Out to Work : A History of Wage-Earning Women in the United States
First published in 1982, this pioneering work traces the transformation of "women's work" into wage labor in the United States, identifying the social, economic, and ideological forces that have shaped our expectations of what women do. Basing her observations upon the personal experience of individual American women set against the backdrop of American society, Alice Kessler-Harris examines the effects of class, ethnic and racial patterns, changing perceptions of wage work for women, and the relationship between wage-earning and family roles. In the 20th Anniversary Edition of this landmark book, the author has updated the original and written a new Afterword.
- Paperback | 432 pages
- 134.62 x 200.66 x 20.32mm | 317.51g
- 13 Feb 2003
- Oxford University Press Inc
- New York, United States
- 20th Revised edition
- 37 b/w halftones
Without a doubt the single best survey of transformation of women's paid and unpaid work from the colonial period to the present. * American Historical Review * Comprehensive and packed with information. * St. Louis Post-Dispatch * Impressive and deftly written....An example or two cannot do justice to the variety of materials and ideas the author draws together to explain how women workers have functioned as a low-paid reserve force, and why, as wage work became the rule rather than the exception in the 20th century, they found themselves in marginal jobs stereotyped as feminine. * The New York Times Book Review * Praise for the Previous Edition:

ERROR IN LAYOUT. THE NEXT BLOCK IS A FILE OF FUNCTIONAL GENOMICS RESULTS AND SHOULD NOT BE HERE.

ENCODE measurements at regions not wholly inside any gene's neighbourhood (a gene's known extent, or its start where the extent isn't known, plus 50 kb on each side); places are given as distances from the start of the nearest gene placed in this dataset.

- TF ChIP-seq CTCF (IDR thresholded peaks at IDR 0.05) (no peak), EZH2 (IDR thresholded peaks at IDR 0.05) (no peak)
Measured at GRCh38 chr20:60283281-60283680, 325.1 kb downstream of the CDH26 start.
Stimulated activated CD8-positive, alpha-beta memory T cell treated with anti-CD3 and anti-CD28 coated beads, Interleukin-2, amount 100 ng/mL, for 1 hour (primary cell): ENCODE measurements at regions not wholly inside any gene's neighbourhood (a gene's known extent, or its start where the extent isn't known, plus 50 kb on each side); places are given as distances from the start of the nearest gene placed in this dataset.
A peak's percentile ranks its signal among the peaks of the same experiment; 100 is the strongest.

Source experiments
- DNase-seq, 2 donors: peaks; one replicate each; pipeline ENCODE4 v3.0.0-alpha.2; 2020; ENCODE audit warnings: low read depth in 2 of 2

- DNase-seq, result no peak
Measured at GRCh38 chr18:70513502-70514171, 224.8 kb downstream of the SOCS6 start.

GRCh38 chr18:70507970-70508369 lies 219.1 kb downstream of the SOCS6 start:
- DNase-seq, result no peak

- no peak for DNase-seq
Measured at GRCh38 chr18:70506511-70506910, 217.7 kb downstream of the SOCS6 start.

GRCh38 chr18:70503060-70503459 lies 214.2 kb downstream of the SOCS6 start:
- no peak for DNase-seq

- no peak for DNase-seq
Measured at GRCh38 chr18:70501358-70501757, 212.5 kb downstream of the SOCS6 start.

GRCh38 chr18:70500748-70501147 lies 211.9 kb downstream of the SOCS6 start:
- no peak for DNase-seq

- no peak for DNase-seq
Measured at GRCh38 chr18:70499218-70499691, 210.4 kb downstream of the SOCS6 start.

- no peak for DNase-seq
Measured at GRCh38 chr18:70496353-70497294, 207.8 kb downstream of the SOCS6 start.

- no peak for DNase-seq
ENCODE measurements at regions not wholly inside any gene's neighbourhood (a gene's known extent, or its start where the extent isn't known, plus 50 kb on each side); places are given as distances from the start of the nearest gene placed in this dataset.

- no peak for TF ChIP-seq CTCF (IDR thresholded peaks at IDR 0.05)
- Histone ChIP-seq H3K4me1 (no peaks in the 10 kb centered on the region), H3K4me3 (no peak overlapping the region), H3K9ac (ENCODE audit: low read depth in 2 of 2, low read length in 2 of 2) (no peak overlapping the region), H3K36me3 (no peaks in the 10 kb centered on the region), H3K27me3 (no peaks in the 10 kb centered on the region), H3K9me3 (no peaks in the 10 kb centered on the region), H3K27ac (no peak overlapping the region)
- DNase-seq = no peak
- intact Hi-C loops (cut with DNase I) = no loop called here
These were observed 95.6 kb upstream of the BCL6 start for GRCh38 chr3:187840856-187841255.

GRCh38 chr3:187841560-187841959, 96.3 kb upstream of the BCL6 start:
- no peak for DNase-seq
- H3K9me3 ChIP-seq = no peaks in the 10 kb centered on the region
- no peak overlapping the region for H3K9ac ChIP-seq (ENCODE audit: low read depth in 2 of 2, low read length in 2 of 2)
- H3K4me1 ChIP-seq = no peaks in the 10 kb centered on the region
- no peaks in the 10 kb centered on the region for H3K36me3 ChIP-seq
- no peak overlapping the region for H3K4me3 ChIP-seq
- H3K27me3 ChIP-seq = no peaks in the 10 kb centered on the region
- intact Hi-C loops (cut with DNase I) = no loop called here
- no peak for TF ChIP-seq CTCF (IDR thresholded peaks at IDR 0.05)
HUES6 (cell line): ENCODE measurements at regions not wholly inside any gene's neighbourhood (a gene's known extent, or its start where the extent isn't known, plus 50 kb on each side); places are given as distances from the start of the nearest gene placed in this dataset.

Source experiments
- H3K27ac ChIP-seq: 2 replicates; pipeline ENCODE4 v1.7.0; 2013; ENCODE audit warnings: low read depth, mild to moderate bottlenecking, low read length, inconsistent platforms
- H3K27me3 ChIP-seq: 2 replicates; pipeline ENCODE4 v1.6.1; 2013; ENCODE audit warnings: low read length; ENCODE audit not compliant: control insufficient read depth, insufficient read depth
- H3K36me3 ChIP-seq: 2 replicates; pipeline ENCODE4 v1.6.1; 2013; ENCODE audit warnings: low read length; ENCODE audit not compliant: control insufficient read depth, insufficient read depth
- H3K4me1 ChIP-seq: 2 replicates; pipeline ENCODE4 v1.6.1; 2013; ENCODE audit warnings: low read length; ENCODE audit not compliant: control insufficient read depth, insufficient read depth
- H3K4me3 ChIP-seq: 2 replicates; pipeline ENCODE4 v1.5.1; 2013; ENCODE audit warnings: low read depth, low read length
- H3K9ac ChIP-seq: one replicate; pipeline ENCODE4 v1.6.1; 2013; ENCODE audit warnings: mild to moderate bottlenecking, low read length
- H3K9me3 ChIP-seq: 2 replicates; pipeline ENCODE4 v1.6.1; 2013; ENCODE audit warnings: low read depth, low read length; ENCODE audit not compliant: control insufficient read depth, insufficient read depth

About Alice Kessler-Harris
Alice Kessler-Harris is the R. Gordon Hoxie Professor of American History at Columbia University, where she also teaches in the Institute for Research on Women and Gender. She is the author of A Woman's Wage, Women Have Always Worked and In Pursuit of Equity.